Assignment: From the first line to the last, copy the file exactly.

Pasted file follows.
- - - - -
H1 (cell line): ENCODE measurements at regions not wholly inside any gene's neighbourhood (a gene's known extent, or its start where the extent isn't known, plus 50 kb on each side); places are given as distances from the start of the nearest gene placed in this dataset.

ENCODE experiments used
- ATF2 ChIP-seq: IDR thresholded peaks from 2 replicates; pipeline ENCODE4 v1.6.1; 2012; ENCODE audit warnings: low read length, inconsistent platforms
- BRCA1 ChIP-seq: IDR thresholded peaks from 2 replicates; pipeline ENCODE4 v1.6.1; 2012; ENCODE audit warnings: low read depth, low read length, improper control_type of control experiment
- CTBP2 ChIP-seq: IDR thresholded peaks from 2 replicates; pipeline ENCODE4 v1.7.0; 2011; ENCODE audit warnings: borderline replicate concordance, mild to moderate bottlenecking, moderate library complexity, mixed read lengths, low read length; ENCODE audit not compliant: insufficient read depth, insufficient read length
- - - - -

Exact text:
H1 (cell line): ENCODE measurements at regions not wholly inside any gene's neighbourhood (a gene's known extent, or its start where the extent isn't known, plus 50 kb on each side); places are given as distances from the start of the nearest gene placed in this dataset.

ENCODE experiments used
- ATF2 ChIP-seq: IDR thresholded peaks from 2 replicates; pipeline ENCODE4 v1.6.1; 2012; ENCODE audit warnings: low read length, inconsistent platforms
- BRCA1 ChIP-seq: IDR thresholded peaks from 2 replicates; pipeline ENCODE4 v1.6.1; 2012; ENCODE audit warnings: low read depth, low read length, improper control_type of control experiment
- CTBP2 ChIP-seq: IDR thresholded peaks from 2 replicates; pipeline ENCODE4 v1.7.0; 2011; ENCODE audit warnings: borderline replicate concordance, mild to moderate bottlenecking, moderate library complexity, mixed read lengths, low read length; ENCODE audit not compliant: insufficient read depth, insufficient read length